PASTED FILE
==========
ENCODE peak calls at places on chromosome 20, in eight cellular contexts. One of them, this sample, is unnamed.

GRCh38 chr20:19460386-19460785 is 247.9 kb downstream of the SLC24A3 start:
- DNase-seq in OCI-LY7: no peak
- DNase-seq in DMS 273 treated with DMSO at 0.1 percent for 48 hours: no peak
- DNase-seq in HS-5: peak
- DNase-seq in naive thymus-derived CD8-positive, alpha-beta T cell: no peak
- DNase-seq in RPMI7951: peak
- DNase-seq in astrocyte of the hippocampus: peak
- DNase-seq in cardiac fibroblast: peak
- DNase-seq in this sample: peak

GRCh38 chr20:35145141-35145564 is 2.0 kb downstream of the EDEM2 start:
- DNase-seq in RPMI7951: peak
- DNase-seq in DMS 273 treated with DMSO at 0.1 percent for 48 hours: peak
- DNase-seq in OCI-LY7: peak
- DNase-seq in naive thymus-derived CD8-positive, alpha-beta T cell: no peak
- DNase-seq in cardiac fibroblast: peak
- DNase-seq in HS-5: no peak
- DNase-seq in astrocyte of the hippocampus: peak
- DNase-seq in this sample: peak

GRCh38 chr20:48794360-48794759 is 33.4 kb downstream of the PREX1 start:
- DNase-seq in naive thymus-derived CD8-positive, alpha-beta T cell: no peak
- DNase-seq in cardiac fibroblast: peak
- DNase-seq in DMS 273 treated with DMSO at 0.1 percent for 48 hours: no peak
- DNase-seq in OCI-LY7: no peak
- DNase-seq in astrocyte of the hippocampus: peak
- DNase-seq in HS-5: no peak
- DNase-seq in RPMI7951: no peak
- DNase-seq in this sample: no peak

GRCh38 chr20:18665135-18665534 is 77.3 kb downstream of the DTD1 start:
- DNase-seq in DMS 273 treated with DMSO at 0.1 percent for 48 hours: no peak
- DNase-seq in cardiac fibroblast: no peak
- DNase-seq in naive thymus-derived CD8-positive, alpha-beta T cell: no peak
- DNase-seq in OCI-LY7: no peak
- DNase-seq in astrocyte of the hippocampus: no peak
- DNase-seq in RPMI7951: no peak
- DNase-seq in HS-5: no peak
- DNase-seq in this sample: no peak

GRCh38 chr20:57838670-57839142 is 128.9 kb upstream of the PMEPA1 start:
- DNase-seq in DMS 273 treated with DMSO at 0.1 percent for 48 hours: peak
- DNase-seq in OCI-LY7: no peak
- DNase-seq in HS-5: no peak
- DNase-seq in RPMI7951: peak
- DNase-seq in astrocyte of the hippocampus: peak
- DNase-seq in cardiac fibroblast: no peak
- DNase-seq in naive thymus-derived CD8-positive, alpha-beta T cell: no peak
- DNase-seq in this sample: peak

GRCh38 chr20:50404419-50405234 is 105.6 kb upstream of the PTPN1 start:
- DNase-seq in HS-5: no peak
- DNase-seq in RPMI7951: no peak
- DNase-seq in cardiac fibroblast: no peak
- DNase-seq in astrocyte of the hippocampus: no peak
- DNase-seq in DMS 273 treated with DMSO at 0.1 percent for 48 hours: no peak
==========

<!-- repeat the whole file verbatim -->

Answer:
ENCODE peak calls at places on chromosome 20, in eight cellular contexts. One of them, this sample, is unnamed.

GRCh38 chr20:19460386-19460785 is 247.9 kb downstream of the SLC24A3 start:
- DNase-seq in OCI-LY7: no peak
- DNase-seq in DMS 273 treated with DMSO at 0.1 percent for 48 hours: no peak
- DNase-seq in HS-5: peak
- DNase-seq in naive thymus-derived CD8-positive, alpha-beta T cell: no peak
- DNase-seq in RPMI7951: peak
- DNase-seq in astrocyte of the hippocampus: peak
- DNase-seq in cardiac fibroblast: peak
- DNase-seq in this sample: peak

GRCh38 chr20:35145141-35145564 is 2.0 kb downstream of the EDEM2 start:
- DNase-seq in RPMI7951: peak
- DNase-seq in DMS 273 treated with DMSO at 0.1 percent for 48 hours: peak
- DNase-seq in OCI-LY7: peak
- DNase-seq in naive thymus-derived CD8-positive, alpha-beta T cell: no peak
- DNase-seq in cardiac fibroblast: peak
- DNase-seq in HS-5: no peak
- DNase-seq in astrocyte of the hippocampus: peak
- DNase-seq in this sample: peak

GRCh38 chr20:48794360-48794759 is 33.4 kb downstream of the PREX1 start:
- DNase-seq in naive thymus-derived CD8-positive, alpha-beta T cell: no peak
- DNase-seq in cardiac fibroblast: peak
- DNase-seq in DMS 273 treated with DMSO at 0.1 percent for 48 hours: no peak
- DNase-seq in OCI-LY7: no peak
- DNase-seq in astrocyte of the hippocampus: peak
- DNase-seq in HS-5: no peak
- DNase-seq in RPMI7951: no peak
- DNase-seq in this sample: no peak

GRCh38 chr20:18665135-18665534 is 77.3 kb downstream of the DTD1 start:
- DNase-seq in DMS 273 treated with DMSO at 0.1 percent for 48 hours: no peak
- DNase-seq in cardiac fibroblast: no peak
- DNase-seq in naive thymus-derived CD8-positive, alpha-beta T cell: no peak
- DNase-seq in OCI-LY7: no peak
- DNase-seq in astrocyte of the hippocampus: no peak
- DNase-seq in RPMI7951: no peak
- DNase-seq in HS-5: no peak
- DNase-seq in this sample: no peak

GRCh38 chr20:57838670-57839142 is 128.9 kb upstream of the PMEPA1 start:
- DNase-seq in DMS 273 treated with DMSO at 0.1 percent for 48 hours: peak
- DNase-seq in OCI-LY7: no peak
- DNase-seq in HS-5: no peak
- DNase-seq in RPMI7951: peak
- DNase-seq in astrocyte of the hippocampus: peak
- DNase-seq in cardiac fibroblast: no peak
- DNase-seq in naive thymus-derived CD8-positive, alpha-beta T cell: no peak
- DNase-seq in this sample: peak

GRCh38 chr20:50404419-50405234 is 105.6 kb upstream of the PTPN1 start:
- DNase-seq in HS-5: no peak
- DNase-seq in RPMI7951: no peak
- DNase-seq in cardiac fibroblast: no peak
- DNase-seq in astrocyte of the hippocampus: no peak
- DNase-seq in DMS 273 treated with DMSO at 0.1 percent for 48 hours: no peak